||It has been suggested that this article be merged into Polish grammar. (Discuss) Proposed since June 2014.|
Certain regular or common alternations apply across the Polish morphological system, affecting word formation and inflection of various parts of speech. These are described below (mostly with reference to the orthographic rather than the phonological system, for clarity).
- Consonants in clusters and at the end of words are affected by the voicing rules; these are generally not reflected in the spelling. For example, the d in sąd ("court") is pronounced /t/, while in inflected forms such as the plural sądy it is pronounced /d/.
- The vowels i and y have restricted distribution: i does not occur (except in some words of foreign origin) after hard c, cz, d, hard dz, dż, ł, r, sz, t, ż/rz, while y does not occur after k, g, l and palatal consonants. This means that in certain inflectional forms i appears in place of the expected y or vice versa (for example, the genitive of mąka "flour" is mąki, not *-ky).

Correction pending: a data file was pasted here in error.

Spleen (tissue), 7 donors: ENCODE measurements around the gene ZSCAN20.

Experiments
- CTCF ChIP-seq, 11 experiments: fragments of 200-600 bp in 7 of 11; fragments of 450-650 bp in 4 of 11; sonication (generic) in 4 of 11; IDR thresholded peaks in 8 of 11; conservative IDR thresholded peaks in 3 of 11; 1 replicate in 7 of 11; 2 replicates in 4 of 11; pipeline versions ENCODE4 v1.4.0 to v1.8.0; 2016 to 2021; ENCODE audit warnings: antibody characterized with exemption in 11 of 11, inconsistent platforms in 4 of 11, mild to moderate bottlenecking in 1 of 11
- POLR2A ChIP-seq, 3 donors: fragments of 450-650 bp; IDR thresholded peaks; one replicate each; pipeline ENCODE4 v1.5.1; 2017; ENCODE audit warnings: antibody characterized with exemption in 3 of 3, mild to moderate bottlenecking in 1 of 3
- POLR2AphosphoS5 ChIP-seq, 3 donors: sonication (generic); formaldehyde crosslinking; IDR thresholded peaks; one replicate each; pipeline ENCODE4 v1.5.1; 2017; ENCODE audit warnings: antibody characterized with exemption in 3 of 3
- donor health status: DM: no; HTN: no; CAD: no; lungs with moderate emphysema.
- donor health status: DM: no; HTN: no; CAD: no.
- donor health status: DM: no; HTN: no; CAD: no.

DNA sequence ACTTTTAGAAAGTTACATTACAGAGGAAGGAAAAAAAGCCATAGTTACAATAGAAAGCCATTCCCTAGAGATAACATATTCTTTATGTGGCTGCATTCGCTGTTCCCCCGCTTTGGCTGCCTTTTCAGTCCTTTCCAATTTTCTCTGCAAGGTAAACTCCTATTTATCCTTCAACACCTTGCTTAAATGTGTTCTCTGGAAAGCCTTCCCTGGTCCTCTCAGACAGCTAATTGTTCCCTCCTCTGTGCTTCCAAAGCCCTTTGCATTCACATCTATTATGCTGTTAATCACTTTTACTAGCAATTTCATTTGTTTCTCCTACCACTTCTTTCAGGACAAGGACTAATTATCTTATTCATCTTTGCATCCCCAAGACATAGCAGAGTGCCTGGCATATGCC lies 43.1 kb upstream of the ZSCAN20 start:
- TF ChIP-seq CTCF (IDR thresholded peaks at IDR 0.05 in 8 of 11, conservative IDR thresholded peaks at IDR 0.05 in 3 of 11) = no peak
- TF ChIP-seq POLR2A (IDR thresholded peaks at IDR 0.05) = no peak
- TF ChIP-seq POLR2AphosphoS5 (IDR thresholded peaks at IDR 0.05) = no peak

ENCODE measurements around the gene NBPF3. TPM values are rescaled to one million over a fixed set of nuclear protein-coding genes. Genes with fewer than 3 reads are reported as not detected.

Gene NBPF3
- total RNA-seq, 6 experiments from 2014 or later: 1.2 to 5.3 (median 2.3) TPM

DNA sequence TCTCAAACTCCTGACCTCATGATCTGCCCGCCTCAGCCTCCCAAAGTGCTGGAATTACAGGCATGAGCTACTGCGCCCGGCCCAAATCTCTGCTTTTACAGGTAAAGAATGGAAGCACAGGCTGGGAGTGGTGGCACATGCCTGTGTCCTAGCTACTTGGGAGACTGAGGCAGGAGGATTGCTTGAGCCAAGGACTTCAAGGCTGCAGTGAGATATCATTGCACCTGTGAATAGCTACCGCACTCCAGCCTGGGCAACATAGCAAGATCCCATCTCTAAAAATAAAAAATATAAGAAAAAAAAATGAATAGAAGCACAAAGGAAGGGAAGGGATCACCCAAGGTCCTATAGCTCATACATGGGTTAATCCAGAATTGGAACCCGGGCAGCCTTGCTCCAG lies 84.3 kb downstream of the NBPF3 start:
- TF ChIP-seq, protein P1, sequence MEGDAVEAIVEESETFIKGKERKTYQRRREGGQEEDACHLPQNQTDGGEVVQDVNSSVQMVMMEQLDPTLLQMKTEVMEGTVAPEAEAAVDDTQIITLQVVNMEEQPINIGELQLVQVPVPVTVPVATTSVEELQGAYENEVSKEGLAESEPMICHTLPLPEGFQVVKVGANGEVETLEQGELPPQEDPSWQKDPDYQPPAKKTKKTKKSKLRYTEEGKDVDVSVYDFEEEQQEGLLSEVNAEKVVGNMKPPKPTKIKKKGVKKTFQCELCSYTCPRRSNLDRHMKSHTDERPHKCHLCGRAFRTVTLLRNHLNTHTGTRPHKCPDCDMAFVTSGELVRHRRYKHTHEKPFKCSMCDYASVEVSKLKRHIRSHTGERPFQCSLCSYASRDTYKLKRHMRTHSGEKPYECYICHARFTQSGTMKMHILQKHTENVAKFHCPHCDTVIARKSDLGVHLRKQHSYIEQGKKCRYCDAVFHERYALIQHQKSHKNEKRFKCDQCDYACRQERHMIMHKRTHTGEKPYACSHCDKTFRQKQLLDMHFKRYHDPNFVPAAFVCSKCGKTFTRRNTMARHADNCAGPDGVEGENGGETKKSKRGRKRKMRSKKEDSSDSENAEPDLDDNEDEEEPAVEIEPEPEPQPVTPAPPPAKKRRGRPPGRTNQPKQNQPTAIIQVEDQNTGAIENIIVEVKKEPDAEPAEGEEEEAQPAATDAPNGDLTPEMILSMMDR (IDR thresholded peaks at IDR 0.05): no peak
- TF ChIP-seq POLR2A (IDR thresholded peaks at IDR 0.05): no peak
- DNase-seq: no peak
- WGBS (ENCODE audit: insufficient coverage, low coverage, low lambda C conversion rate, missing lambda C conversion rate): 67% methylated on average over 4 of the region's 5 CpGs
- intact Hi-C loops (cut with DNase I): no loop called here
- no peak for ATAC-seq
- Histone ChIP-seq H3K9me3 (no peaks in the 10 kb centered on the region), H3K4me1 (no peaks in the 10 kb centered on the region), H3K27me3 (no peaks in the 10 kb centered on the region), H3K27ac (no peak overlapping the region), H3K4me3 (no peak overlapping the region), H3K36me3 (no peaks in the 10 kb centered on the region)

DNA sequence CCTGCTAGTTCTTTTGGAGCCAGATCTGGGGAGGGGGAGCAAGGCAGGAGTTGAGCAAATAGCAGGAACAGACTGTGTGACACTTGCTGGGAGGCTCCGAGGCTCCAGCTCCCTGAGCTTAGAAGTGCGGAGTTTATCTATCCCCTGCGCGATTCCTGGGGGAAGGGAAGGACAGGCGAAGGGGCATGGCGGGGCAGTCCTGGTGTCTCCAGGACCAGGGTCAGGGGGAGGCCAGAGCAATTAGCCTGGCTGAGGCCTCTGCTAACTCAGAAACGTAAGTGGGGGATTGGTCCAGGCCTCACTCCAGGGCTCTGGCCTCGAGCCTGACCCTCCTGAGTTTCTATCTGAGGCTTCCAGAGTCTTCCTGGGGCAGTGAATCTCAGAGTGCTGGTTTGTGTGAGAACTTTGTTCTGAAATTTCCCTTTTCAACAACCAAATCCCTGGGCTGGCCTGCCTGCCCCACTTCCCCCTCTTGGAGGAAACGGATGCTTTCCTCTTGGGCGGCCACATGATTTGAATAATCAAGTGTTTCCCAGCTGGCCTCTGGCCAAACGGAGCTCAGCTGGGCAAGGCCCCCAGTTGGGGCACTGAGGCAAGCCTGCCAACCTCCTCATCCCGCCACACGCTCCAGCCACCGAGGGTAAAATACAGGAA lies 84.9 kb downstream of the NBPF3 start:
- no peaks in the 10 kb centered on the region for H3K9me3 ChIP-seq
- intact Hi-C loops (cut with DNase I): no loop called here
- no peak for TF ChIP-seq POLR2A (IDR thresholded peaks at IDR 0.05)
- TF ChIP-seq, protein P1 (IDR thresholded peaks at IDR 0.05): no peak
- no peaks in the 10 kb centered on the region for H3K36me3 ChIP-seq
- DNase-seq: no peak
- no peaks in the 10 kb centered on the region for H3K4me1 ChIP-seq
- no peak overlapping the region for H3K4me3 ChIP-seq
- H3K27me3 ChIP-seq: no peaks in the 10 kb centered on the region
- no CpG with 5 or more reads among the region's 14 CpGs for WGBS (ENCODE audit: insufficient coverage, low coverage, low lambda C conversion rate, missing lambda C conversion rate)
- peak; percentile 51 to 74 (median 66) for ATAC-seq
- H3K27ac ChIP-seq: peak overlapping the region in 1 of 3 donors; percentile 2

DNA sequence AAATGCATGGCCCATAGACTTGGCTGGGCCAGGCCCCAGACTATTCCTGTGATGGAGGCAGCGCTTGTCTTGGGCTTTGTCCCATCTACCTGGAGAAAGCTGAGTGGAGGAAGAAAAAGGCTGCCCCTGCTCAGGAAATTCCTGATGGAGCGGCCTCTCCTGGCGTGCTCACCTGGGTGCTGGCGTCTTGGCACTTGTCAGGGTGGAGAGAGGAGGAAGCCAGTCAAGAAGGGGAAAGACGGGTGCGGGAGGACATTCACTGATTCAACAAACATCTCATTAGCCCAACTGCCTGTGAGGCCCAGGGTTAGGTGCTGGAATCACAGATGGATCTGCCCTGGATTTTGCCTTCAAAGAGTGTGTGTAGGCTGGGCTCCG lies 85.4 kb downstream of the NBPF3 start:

- The vowel e in endings causes the palatalization of a preceding k or g. For example, the instrumental case of dziecko ("child") is dzieckiem, not *-kem.
- Certain endings have the effect of notionally palatizing the preceding consonant. Due to historical developments, the actual effect is dependent on the consonant.
- Endings that include palatization before e (represented as -ie, -iej etc.) combine with the preceding consonant as follows: b+ie becomes bie /bjɛ/ (similarly with p, f, w, m), s+ie becomes sie /ɕɛ/ (similarly with z, n), t+ie becomes cie, d+ie becomes dzie, g+ie becomes dze, k+ie becomes ce, (c)h+ie becomes sze, ł+ie becomes le, r+ie becomes rze. There is also assimilation of s and z with a following palatal consonant, so for example -st + -ie becomes -ście.
- The ending represented as -i (in the masculine personal plural) causes similar consonant changes as in the preceding case, except that ch+i becomes si (as in Włoch/Włosi "Italian(s)"); also sz+i becomes si and ż+i becomes zi.
- Some words are subject to certain vowel alternations (for the reasons for these, see Historical development in the article on Polish phonology). The alternations are as follows (they do not apply to all words containing these vowels):
- Alternations that depend on whether the syllable is closed or open – these are ó–o, ą–ę, and zero–(i)e (occasionally (i)o). Examples: robić ("to do") has the imperative rób; dąb ("oak") has the plural dęby; pies ("dog") has the plural psy; matka ("mother") has the genitive plural matek; kocioł ("boiler") has the plural kotły.